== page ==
IVUS images were acquired with the AtlantisTM SR Pro Imaging Catheter 40 MHz ECG-triggered and connected to an iLabTM Ultrasound Imaging System (Boston Scientific Corporation, Natick, MA, USA). The acquisition was performed with a frame rate of 30FPS and with constant velocity pullback at 0.5mm/s. IVUS images were gated as proposed in34 to retrieve the diastolic cardiac phase. Additionally, two orthogonal (along the cranial-caudal plane) AX films were acquired, also ECG-triggered, spanning 8 heartbeats. A specialist selected the images from the AX films at the full exhalation end-diastolic phase. The integration of the AX images and the IVUS dataset enabled a consistent time-coherent reconstruction of the vessel in 3D space. Then, the lumen area was manually segmented by a specialist using cubic splines. The transducer path was retrieved using both AX images through a biplane snakes method35. The recovered transducer path served to place the segmented luminal areas consistently with the acquisition time and the pullback velocity. Finally, the segmentation of side branches in the IVUS dataset was also manually performed. At a final stage, all contours were rotated around the axis described by the transducer path in order to minimize the mismatch between the projected luminal area from IVUS and the contrast observed in the AX film36.

Computational meshes

The triangular surfaces obtained from the pipeline described in the previous sections require further refinement to be suitable to perform 3D computer simulations. These meshes, obtained either from CCTA or IVUS imaging modalities, were further processed using the tools available in the VMTK library37 to generate volume meshes for 3D simulations.

To construct the 1D models, the centerline of each surface mesh was computed as proposed in38 with a resolution of 0.05 cm between successive points. Each point of the centerline features a cross-sectional area automatically obtained from 3D model. Figure 1 features the workflow for constructing the 3D and the 1D models.

Figure 1

Workflow for the construction of vascular models. Image segmentation produces 3D vascular geometries which are processed to retrieve the 1D centerline geometry. Lumen area is given at each centerline point and bifurcation (yellow) and stenoses (red) masks are applied when necessary. Model scenarios are: R (raw): 1D model with no stenoses and known dissipation parameter ϖo, P (practical): idem R scenario, but 1D model includes stenoses with known stenosis parameter \({K}_{v}^{o}\), I (intermediate): idem P scenario, but parameters Kv are estimated using stenosis drop pressures Δp at the corresponding lesions from 3D simulations, B (best-case): idem I scenario, but dissipation parameter ϖ is estimated using outlet pressures pi, I  = 1, …, No from 3D simulations.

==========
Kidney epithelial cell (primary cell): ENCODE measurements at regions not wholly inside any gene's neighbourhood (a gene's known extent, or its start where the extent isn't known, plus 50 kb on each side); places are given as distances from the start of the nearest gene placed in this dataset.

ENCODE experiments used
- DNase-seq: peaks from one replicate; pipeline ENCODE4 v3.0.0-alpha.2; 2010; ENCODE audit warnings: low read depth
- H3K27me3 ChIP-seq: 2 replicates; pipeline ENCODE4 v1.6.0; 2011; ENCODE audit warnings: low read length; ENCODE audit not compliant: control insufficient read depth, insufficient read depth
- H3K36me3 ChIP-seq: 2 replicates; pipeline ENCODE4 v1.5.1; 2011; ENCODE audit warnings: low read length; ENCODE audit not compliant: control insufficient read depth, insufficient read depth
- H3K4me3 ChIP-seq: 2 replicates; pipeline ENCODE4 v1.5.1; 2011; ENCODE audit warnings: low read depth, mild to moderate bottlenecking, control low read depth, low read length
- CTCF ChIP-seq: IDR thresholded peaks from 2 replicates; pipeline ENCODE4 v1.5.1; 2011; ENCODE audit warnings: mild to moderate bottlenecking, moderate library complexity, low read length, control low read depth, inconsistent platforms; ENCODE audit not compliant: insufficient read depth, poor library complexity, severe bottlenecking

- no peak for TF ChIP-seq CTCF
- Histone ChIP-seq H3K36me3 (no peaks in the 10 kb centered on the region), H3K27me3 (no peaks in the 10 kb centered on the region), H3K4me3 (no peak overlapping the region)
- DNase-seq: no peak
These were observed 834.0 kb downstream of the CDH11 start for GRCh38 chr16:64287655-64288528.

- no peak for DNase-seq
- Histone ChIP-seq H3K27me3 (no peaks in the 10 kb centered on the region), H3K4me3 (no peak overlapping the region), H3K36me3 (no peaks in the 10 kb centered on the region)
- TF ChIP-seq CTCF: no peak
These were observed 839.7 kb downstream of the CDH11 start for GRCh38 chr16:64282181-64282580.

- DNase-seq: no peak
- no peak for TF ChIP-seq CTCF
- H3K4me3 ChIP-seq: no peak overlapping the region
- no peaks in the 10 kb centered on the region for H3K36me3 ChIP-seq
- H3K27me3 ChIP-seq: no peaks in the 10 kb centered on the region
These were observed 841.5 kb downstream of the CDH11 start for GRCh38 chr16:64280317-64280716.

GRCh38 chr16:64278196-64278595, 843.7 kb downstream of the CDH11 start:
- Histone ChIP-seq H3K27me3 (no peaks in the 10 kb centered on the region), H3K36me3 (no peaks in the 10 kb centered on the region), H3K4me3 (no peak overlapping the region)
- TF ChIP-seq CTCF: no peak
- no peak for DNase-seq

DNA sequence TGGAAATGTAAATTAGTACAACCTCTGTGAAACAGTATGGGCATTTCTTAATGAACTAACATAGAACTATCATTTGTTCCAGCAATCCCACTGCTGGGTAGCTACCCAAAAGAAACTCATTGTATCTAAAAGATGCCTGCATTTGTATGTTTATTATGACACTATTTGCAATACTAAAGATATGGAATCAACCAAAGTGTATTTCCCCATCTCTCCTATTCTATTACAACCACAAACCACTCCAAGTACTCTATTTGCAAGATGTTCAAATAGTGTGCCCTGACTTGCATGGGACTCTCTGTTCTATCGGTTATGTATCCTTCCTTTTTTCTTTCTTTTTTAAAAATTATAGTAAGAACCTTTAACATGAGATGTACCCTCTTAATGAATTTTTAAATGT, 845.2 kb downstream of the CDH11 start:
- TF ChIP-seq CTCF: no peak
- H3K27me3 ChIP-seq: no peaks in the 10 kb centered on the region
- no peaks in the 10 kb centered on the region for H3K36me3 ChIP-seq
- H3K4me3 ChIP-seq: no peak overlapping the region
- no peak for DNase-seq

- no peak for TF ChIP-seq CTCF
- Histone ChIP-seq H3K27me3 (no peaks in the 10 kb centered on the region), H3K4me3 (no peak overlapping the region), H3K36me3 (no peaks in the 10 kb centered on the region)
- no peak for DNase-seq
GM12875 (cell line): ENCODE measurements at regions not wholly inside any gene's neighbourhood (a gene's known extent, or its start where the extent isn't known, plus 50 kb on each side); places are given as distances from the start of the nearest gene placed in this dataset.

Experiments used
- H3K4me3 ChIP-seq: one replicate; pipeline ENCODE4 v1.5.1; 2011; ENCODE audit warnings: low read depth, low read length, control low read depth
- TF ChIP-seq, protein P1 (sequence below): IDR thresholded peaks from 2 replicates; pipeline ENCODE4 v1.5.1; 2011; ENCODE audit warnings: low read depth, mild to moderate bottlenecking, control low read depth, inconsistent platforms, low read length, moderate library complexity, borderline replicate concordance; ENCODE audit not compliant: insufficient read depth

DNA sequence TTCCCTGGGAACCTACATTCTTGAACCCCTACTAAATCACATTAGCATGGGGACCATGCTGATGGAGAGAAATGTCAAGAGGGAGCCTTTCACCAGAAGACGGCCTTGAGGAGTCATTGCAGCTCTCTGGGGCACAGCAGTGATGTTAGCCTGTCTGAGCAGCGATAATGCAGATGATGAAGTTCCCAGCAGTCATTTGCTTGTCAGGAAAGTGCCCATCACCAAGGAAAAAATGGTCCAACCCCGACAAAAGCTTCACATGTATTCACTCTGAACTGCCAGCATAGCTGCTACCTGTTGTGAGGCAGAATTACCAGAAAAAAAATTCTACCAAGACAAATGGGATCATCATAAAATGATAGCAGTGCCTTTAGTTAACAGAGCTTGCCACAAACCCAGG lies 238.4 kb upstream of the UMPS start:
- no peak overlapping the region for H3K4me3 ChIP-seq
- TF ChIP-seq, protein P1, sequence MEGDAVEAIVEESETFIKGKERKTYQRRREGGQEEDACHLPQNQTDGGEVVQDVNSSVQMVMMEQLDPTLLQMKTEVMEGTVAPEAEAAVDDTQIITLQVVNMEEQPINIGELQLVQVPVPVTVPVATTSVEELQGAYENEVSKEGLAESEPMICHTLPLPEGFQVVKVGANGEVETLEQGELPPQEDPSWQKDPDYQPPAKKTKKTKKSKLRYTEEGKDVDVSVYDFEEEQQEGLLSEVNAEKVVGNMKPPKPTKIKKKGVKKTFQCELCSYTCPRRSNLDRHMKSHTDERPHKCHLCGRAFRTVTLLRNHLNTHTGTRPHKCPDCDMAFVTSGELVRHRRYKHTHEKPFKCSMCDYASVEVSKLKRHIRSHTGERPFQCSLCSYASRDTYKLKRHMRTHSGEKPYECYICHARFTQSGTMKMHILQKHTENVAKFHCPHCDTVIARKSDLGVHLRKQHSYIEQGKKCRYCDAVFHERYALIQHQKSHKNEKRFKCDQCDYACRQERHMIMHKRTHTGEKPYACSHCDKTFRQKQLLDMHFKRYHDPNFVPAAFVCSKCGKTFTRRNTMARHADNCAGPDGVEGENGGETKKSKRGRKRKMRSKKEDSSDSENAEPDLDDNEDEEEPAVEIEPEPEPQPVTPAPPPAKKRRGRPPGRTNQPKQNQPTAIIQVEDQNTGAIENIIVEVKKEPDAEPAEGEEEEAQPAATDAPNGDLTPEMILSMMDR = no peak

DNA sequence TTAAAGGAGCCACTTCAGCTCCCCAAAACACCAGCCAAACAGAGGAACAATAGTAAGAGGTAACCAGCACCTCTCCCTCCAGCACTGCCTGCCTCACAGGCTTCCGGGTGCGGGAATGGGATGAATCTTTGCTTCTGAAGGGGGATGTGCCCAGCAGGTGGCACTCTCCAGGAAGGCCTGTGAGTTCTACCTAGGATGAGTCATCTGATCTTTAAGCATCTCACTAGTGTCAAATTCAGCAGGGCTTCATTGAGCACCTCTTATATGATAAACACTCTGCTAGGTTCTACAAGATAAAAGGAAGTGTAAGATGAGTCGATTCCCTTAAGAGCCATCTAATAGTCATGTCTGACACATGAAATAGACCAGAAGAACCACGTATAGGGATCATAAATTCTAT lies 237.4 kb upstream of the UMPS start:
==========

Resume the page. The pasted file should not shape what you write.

The clinically interrogated vessel was known for each patient. Moreover, the position of the invasive FFR measurement, which was informed, is denoted as \({\ell }_{{\rm{FFR}}}\) and was indicated by the specialist based on the position of the transducer according to the angiogram at the time of the invasive measurement. For comparative purposes between FFR1D and FFR3D, the same exact arterial topology was employed in both models. According to a routine practice of invasive FFR, a minimum distance of 10 mm distally from the target lesion was observed.

In the Supplementary Material, all the models are illustrated as well as the position at which the value of the FFR was taken for comparison purposes (i.e. location \({\ell }_{{\rm{FFR}}}\)).

3D Models

Mathematical Formulation

Consider a rigid vascular domain \({\rm{\Omega }}\in {{\mathbb{R}}}^{3}\), with boundary Γ whose outward unit normal vector is n. The boundary is decomposed into the inlet boundary Γi, the lateral wall boundary Γw and the No outlets of the domain \({{\rm{\Gamma }}}_{o}^{k}\), k = 1, …, No. Blood flow is modeled as a Newtonian fluid, therefore, the Navier-Stokes equations for incompressible flows hold

$$\{\begin{array}{cc}\rho \frac{{\rm{\partial }}{\bf{v}}}{{\rm{\partial }}t}+\rho ({\rm{\nabla }}{\bf{v}}){\bf{v}}+{\rm{\nabla }}p-\mu {\rm{\Delta }}{\bf{v}}={\bf{0}} & {\rm{i}}{\rm{n}}\,{\rm{\Omega }},\\ {\rm{d}}{\rm{i}}{\rm{v}}\,{\bf{v}}=0 & {\rm{i}}{\rm{n}}\,{\rm{\Omega }},\\ {\bf{v}}={\bf{0}} & {\rm{o}}{\rm{n}}\,{{\rm{\Gamma }}}_{w},\\ -p{\bf{n}}+2\mu {({\rm{\nabla }}{\bf{v}})}^{s}{\bf{n}}={P}_{{\rm{a}}{\rm{o}}}{\bf{n}} & {\rm{o}}{\rm{n}}\,{{\rm{\Gamma }}}_{i},\\ -p{\bf{n}}+2\mu {({\rm{\nabla }}{\bf{v}})}^{s}{\bf{n}}={P}_{{\rm{o}}{\rm{u}}{\rm{t}}}^{k}{\bf{n}} & {\rm{o}}{\rm{n}}\,{{\rm{\Gamma }}}_{o}^{k},\\ {\rm{w}}{\rm{i}}{\rm{t}}{\rm{h}}\,{P}_{{\rm{o}}{\rm{u}}{\rm{t}}}^{k}={P}_{{\rm{r}}{\rm{e}}{\rm{f}}}+{R}_{{\rm{o}}{\rm{u}}{\rm{t}}}^{k}{\int }_{{{\rm{\Gamma }}}_{o}^{k}}{\bf{v}}\cdot {\bf{n}}d{\rm{\Gamma }} & k=1,\,\ldots ,{N}_{o}.\end{array}$$